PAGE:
have y'all read this?
ANABOLIC STEROID USAGE AND THYROID SUPPRESSION
Bodybuilders who use large amounts of anabolic steroids often report lethargy as a side effect. Sleepiness, irritability, and foggy-headness are commonly reported by users of some of the more powerful anabolic steroids in large dosages. The cause of this lethargy has been the subject of debate in the performance-enhancement drug community, and the solution may be multifactorial. Published studies have given reason to suspect that thyroid hormone suppression may be one of these factors.
There are two major thyroid hormones, T4 and T3. T3 is considered the most active thyroid hormone, and its job is to act as a sort of ter regulator of every major aspect of metabolism- from protein thesis to carbohydrate and fat oxidation. T3 acts in general as a metabolic stimulator, and in addition to its influence on how the uses fuel for energy and tissue building, it also works to generate heat production (thermogenesis) via enhancement of uncoupling protein 1 (UCP-1) expression in the liver.
The production of too much thyroid hormone (hyperthyroidism) and too little thyroid hormone (hypothyroidism) are both undesirable conditions. Hyperthyroidism leads to overstimulation of the nervous system (resulting in elevated heart rate and nervousness), as well loss of lean body mass due to protein catabolism. Hypothyroidism; the other hand, leads to depression and fatigue, as well as other symptoms such as joint pain, sensitivity to cold, and fat gain.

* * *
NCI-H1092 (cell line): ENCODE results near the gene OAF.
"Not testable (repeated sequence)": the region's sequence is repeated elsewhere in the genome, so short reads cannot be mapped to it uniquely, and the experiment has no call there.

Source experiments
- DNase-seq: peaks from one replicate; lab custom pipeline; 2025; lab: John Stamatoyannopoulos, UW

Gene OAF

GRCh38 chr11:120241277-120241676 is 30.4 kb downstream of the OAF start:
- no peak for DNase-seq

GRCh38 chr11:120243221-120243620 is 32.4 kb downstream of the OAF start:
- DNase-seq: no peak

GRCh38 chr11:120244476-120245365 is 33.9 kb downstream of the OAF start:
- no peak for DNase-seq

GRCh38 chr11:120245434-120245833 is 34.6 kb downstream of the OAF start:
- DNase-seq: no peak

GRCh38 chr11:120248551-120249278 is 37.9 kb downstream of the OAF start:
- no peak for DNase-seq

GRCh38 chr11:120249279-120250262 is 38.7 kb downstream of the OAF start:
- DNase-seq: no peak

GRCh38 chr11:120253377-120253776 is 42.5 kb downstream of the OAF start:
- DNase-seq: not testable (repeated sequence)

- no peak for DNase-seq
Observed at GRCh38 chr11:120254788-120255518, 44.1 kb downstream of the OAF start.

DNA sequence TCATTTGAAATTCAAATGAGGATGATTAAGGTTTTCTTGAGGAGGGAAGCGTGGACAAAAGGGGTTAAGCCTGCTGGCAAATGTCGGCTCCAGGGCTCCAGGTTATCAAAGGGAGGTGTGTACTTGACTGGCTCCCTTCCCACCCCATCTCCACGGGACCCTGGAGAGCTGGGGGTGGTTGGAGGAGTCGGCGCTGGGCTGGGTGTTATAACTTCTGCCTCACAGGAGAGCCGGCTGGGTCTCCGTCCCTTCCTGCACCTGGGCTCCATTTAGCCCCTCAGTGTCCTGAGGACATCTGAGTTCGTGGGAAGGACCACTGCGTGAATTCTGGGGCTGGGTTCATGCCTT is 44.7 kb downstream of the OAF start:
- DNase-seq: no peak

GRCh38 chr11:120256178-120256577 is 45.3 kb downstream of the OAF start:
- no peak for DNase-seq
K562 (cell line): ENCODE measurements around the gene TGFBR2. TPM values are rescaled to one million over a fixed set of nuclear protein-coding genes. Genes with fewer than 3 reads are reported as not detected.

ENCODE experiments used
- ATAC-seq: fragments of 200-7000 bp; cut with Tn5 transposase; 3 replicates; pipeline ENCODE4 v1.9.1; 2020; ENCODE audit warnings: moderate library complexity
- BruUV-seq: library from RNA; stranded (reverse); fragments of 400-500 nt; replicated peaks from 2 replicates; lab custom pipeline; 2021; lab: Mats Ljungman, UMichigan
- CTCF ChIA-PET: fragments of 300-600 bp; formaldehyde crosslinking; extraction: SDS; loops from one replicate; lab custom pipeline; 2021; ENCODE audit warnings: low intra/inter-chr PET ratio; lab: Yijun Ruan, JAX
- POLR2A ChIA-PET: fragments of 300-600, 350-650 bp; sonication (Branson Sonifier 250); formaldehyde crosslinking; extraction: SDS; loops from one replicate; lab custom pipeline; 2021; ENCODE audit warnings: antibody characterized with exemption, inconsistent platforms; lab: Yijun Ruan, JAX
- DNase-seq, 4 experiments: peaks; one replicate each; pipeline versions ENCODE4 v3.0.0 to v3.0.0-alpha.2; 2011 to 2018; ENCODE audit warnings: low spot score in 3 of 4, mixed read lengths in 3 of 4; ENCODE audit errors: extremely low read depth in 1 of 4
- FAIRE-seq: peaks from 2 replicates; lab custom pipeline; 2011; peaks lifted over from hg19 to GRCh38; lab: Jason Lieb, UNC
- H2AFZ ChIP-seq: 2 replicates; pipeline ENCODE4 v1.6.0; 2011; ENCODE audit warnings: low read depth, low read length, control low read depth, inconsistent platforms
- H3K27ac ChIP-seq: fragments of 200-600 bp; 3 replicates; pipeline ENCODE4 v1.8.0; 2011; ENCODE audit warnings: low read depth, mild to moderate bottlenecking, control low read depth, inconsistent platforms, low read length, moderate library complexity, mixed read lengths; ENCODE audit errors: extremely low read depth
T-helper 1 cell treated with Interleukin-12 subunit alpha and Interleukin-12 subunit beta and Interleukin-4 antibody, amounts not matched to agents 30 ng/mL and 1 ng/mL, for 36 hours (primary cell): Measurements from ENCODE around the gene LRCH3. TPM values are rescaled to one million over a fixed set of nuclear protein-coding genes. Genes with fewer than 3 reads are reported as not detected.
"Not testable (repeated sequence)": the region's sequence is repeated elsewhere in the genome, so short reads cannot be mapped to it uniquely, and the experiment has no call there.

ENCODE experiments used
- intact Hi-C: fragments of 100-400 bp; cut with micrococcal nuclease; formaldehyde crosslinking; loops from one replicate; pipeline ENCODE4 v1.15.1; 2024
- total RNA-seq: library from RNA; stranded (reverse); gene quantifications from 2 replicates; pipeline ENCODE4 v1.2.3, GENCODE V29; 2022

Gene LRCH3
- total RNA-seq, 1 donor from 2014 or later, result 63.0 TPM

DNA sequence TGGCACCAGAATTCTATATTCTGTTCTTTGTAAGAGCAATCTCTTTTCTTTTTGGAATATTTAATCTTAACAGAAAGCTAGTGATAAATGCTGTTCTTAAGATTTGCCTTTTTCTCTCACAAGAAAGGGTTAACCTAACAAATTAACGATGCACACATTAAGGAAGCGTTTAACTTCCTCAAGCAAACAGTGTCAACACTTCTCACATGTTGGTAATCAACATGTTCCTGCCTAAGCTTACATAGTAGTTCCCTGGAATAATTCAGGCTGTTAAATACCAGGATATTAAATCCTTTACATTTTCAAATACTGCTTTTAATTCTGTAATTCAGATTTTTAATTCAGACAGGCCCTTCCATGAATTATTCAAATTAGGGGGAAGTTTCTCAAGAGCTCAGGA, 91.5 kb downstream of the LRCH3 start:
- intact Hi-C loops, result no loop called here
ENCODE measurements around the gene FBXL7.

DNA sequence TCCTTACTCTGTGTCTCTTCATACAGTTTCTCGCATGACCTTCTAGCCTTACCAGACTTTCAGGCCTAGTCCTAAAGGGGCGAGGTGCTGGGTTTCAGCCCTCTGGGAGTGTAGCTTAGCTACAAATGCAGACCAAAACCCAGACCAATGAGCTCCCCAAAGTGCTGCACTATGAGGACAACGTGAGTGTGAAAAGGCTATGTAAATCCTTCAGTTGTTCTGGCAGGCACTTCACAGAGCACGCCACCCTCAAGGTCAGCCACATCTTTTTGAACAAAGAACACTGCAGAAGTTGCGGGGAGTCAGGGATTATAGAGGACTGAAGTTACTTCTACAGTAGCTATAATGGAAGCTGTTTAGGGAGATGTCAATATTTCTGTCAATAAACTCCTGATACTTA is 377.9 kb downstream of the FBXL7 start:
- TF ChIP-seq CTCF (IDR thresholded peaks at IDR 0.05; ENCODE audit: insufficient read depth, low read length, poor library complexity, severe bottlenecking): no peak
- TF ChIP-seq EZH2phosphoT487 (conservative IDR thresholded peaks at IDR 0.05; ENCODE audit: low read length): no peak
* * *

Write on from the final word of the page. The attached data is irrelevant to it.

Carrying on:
ANABOLIC STEROIDS AND THYROID SUPPRESSION
As I stated in my introduction, published studies have confirmed that anabolic steroid use can suppress thyroid hormone levels in the blood. It appears that this is not due so much to a decrease in the production of the main thyroid hormone (T4) in the thyroid gland, however. What really is the culprit of the suppression is debatable, as different studies have found different things. Two things are clear, though. The levels of total and free active thyroid hormone (T3) are decreased with anabolic steroid use, and T4 thyroid hormone-binding globulin levels are markedly elevated. However, free T4 appears to be unchanged, as does TSH, which is the hormone that your brain produces to stimulate thyroid hormone production in the thyroid gland. So what is happening is not entirely clear. It may be a combination of disrupted conversion of T4 to T3 and/or interference of bioavailable T4 levels by excessive T4 thyroid hormone-binding globulin. Whatever the case, levels of the active thyroid hormoneT3 can be suppressed by anabolic steroid use- particularly at higher dosages. Such suppression can interfere with maximum muscle growth from a cycle, as optimal protein synthesis activity is dependent upon ideal T3 levels in the body.
It is interesting to note that bodybuilders have discovered by trial and error that thyroid hormone supplementation leads to greater gains during a cycle. I am pretty sure that this anecdotal discovery was made without the knowledge that AAS (anabolic-androgenic steroid) usage is thyroid suppressive.